AAS 201st Meeting, January, 2003
Session 126. SNAP
Special, Thursday, January 9, 2003, 10:00-11:30am, 608-609

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[126.02] The SNAP Primary Science Mission

S. Perlmutter (Lawrence Berkeley National Laboratory), SNAP Collaboration

The SuperNova / Acceleration Probe (SNAP) is a satellite mission designed to address fundamental questions concerning the cosmological model of our universe and the nature of its constituents. SNAP is targeted at a level of systematic uncertainties that will make it possible to begin to discriminate between theories of the ``dark energy'' that apparently is accelerating the expansion of the universe. We discuss the complementary measurement approaches used by the primary science program, including Type Ia supernovae as ``calibrated standard candles" and gravitational weak lensing. SNAP's 15 square degree supernova survey can obtain high signal-to-noise calibrated light-curves and spectra for over 2000 Type Ia supernovae at redshifts up to 1.7. A larger 300 square degree survey is planned to facilitate the gravitational weak lensing studies. The resulting datasets can not only determine the amount of dark energy with high precision, but test the nature of the dark energy by examining its equation of state. In particular, dark energy due to a cosmological constant can be differentiated from alternatives by measuring the time dependence of the equation of state.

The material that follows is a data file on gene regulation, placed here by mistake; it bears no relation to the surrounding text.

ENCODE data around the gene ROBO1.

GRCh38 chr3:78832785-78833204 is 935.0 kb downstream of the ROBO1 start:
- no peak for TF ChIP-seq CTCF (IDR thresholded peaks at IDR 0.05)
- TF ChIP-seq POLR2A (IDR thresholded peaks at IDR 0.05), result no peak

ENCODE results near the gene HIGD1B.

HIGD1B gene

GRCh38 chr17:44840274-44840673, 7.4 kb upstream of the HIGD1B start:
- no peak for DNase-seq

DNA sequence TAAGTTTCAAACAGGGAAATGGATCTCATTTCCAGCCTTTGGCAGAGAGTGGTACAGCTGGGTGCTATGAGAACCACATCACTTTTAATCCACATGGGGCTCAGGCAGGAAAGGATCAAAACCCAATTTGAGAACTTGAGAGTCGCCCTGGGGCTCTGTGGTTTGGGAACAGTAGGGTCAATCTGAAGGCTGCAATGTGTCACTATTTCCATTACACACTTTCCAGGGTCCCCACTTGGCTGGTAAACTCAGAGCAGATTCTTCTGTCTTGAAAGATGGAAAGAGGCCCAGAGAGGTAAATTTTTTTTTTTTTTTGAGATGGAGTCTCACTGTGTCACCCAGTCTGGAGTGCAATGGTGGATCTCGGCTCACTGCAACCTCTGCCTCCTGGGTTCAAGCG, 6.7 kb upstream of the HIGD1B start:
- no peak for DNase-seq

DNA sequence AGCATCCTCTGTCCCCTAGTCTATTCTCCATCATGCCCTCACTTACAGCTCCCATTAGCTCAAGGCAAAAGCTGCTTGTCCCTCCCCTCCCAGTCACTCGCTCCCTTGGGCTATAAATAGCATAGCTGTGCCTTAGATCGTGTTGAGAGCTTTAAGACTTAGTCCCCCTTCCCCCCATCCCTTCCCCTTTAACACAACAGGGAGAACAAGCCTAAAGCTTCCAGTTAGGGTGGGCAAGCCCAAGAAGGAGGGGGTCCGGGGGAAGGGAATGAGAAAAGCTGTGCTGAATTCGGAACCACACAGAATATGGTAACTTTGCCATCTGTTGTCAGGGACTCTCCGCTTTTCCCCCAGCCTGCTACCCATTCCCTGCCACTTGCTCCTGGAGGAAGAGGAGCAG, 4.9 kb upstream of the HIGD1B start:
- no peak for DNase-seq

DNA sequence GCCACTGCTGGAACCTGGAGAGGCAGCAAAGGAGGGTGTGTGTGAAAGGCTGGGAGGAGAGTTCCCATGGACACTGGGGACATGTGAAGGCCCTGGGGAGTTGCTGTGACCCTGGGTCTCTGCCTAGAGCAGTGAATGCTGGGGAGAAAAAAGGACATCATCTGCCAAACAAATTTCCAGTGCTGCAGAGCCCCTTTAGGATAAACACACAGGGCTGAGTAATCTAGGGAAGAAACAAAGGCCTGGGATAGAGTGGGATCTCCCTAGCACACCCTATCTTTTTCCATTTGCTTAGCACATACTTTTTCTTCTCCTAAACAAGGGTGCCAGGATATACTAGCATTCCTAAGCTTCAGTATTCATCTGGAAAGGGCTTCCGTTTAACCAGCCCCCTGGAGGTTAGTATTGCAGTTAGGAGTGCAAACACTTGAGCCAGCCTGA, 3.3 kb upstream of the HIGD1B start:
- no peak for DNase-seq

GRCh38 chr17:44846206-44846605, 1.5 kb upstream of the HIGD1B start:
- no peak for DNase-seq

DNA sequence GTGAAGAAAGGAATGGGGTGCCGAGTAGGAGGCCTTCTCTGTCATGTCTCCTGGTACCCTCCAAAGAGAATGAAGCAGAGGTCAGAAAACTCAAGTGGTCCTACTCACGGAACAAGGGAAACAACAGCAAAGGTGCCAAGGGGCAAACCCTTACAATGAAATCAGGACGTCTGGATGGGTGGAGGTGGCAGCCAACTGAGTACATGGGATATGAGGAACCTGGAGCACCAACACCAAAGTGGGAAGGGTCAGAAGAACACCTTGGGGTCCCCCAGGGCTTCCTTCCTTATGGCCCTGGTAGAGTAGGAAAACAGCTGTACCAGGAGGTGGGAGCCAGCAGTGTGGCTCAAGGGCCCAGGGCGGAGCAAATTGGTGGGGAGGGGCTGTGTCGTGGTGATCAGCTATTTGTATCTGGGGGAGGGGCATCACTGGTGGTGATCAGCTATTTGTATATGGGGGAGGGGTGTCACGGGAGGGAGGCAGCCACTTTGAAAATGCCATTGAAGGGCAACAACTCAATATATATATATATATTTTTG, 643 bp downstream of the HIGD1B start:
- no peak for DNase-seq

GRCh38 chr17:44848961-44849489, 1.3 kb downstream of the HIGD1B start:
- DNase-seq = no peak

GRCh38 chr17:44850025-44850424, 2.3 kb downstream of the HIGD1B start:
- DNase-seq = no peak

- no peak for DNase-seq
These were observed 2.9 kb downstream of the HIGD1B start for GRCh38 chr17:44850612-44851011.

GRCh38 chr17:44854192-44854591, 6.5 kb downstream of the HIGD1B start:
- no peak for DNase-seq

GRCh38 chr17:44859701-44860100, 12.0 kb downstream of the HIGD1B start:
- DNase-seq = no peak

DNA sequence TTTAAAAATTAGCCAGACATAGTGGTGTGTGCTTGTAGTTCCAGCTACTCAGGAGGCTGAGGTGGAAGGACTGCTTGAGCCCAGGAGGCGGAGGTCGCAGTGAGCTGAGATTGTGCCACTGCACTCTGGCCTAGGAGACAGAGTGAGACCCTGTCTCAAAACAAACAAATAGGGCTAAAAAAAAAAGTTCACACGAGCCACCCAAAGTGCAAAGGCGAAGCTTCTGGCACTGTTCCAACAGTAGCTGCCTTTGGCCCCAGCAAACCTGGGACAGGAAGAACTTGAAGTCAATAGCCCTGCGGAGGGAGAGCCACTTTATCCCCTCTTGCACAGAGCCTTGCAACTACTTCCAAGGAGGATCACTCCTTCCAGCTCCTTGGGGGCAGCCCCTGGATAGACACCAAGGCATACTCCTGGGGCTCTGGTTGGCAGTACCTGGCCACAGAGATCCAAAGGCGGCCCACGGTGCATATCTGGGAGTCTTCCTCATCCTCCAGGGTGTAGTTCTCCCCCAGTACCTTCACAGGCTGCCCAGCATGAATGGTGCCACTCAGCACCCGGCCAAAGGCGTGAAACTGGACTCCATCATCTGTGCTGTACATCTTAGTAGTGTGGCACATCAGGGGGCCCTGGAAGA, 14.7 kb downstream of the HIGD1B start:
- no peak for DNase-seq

This work is supported by the U.S. Dept. of Energy, Office of Science, under contract DE-AC03-76SF00098.

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